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UN Programme on Disability   Working for full participation and equality

ADHOC COMMITTEE ON
AN INTERNATIONAL CONVENTION

Documents and contributions
NGO Participation
Ad Hoc Committee : Contributions : National Human Rights Institutions

PROMOTING THE RIGHTS OF PEOPLE WITH DISABILITIES: TOWARDS A NEW UN CONVENTION

An International Workshop for National Human Rights Institutions from the Commonwealth and Asia Pacific Region

New Delhi, India, 26 to 29 May 2003


Introduction

1. National Human Rights Institutions (NHRIs) from the Commonwealth and Asia Pacific region, consisting of NHRIs from Afghanistan, Australia, Fiji, Ghana, India, Iran, Republic of Korea, Malawi, Malaysia, Mauritius, Mongolia, Nepal, New Zealand, Nigeria, Northern Ireland, Philippines, South Africa, Sri Lanka, Thailand and Uganda, met in New Delhi, India from 26th to 29th May 2003 to discuss a proposal to develop a comprehensive and integral United Nations Convention to promote and protect the rights of persons with disabilities.

2. The workshop participants expressed their gratitude to the National Human Rights Commission of India for hosting and organising the workshop in partnership with the Asia Pacific Forum of National Human Rights Institutions, the British Council and the United Nations Office of the High Commissioner for Human Rights and to the United Kingdom Foreign and Commonwealth Office and the United Nations Office of the High Commissioner for Human Rights for their financial support.

3. Participation also included representatives from governments, non-governmental organisations, international agencies and experts working in the field of human rights and disability.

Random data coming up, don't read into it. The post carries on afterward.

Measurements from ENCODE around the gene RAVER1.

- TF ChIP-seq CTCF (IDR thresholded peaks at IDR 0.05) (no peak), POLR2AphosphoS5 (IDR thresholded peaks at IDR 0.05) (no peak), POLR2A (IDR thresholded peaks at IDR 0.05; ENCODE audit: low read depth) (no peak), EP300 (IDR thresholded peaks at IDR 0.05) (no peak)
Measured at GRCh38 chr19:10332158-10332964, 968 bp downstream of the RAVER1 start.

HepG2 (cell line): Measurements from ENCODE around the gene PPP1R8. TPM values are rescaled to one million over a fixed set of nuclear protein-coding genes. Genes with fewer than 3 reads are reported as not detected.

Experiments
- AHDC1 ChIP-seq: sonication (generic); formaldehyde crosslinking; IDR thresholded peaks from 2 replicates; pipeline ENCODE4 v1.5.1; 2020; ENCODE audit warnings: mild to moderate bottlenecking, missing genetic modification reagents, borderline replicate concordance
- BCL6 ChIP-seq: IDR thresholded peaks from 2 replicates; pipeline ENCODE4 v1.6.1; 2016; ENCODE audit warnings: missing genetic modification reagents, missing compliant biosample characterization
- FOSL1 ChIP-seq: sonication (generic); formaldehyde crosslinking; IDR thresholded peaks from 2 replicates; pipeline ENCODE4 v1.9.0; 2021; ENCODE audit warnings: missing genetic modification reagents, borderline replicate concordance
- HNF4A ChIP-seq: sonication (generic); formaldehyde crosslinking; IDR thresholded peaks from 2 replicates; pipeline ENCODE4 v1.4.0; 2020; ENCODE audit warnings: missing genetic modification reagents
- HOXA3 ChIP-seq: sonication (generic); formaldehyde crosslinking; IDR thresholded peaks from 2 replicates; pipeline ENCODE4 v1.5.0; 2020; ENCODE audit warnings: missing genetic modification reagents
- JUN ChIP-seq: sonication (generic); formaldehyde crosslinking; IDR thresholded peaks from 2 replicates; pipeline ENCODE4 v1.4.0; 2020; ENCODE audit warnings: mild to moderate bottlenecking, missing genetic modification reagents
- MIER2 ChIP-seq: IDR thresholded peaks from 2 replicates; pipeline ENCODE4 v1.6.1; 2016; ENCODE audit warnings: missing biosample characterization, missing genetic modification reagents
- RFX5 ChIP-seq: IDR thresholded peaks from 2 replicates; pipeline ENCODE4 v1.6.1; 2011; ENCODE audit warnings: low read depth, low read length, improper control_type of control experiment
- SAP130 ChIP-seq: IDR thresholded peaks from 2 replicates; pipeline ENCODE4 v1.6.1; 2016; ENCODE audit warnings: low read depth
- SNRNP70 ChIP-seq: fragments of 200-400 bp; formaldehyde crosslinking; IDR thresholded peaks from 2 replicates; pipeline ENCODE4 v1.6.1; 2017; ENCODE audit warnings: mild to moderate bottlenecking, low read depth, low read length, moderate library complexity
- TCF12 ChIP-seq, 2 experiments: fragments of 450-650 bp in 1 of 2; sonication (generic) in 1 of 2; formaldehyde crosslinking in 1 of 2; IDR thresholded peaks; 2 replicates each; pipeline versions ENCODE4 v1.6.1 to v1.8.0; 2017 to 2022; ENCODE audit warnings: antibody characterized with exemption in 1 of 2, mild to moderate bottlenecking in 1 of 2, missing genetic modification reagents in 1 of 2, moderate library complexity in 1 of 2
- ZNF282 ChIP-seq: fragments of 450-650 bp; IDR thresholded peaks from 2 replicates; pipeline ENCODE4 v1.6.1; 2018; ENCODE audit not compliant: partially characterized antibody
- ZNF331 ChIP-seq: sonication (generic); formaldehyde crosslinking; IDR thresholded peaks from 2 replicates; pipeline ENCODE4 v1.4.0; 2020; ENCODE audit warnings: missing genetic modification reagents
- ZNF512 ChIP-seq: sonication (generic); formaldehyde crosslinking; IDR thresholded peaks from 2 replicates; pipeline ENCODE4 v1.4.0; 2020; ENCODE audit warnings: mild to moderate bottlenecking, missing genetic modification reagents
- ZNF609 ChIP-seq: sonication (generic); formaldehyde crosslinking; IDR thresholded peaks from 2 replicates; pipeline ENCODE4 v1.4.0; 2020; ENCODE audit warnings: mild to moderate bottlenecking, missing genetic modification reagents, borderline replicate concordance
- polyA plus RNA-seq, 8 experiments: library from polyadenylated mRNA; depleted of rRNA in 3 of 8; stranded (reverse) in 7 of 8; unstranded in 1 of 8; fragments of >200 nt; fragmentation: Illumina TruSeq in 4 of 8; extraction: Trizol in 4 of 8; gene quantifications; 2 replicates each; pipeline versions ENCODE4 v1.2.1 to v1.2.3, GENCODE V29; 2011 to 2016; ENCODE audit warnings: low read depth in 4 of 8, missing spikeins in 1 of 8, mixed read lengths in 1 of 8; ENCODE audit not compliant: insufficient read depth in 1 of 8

4. Dr Justice A.S. Anand, Chairperson of the National Human Rights Commission of India and the Chairperson of the Asia Pacific Forum of National Human Rights Institutions, Dr Morna Nance, Acting Director, British Council India and Mr Orest Nowosad, United Nations Office of the High Commissioner for Human Rights, spoke at the inaugural session. In their statements the distinguished speakers highlighted the important role of national human rights institutions in protecting and promoting the human rights and dignity of persons with disabilities and in the possible development of a proposed new United Nations Convention in this respect.

5. The workshop held nine working sessions relating to various aspects of the rights of persons with disabilities. It considered, inter alia, country papers on the impact of national legislation and administrative practice; the role of NHRIs in promoting the rights of persons with disabilities; "mainstreaming disability" - experiences of UN Conventions (hard instruments); existing (soft) UN instruments relevant to disability; international monitoring mechanisms and complaints procedures; the nature and key elements of the proposed new Convention on disability - perceptions of NHRIs and NGOs; and partnership strategies for action in the lead up to the new UN Convention.